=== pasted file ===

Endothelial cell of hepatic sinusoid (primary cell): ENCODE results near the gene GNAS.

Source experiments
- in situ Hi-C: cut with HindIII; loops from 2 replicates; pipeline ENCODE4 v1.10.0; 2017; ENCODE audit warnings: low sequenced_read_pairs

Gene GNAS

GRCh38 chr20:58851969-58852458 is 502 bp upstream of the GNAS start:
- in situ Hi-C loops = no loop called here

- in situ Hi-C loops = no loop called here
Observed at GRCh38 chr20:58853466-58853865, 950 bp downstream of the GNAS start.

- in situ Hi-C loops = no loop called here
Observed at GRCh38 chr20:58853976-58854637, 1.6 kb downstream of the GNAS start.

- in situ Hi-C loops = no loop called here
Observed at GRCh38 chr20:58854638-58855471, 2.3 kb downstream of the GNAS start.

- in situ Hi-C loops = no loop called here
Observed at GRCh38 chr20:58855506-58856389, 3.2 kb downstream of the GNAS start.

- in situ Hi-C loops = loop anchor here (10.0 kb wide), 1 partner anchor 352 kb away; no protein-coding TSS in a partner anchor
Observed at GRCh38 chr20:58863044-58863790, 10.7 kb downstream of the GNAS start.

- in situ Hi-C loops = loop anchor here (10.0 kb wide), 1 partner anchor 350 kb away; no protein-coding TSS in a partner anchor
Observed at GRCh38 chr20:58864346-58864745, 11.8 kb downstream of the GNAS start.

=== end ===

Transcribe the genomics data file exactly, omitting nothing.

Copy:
Endothelial cell of hepatic sinusoid (primary cell): ENCODE results near the gene GNAS.

Source experiments
- in situ Hi-C: cut with HindIII; loops from 2 replicates; pipeline ENCODE4 v1.10.0; 2017; ENCODE audit warnings: low sequenced_read_pairs

Gene GNAS

GRCh38 chr20:58851969-58852458 is 502 bp upstream of the GNAS start:
- in situ Hi-C loops = no loop called here

- in situ Hi-C loops = no loop called here
Observed at GRCh38 chr20:58853466-58853865, 950 bp downstream of the GNAS start.

- in situ Hi-C loops = no loop called here
Observed at GRCh38 chr20:58853976-58854637, 1.6 kb downstream of the GNAS start.

- in situ Hi-C loops = no loop called here
Observed at GRCh38 chr20:58854638-58855471, 2.3 kb downstream of the GNAS start.

- in situ Hi-C loops = no loop called here
Observed at GRCh38 chr20:58855506-58856389, 3.2 kb downstream of the GNAS start.

- in situ Hi-C loops = loop anchor here (10.0 kb wide), 1 partner anchor 352 kb away; no protein-coding TSS in a partner anchor
Observed at GRCh38 chr20:58863044-58863790, 10.7 kb downstream of the GNAS start.

- in situ Hi-C loops = loop anchor here (10.0 kb wide), 1 partner anchor 350 kb away; no protein-coding TSS in a partner anchor
Observed at GRCh38 chr20:58864346-58864745, 11.8 kb downstream of the GNAS start.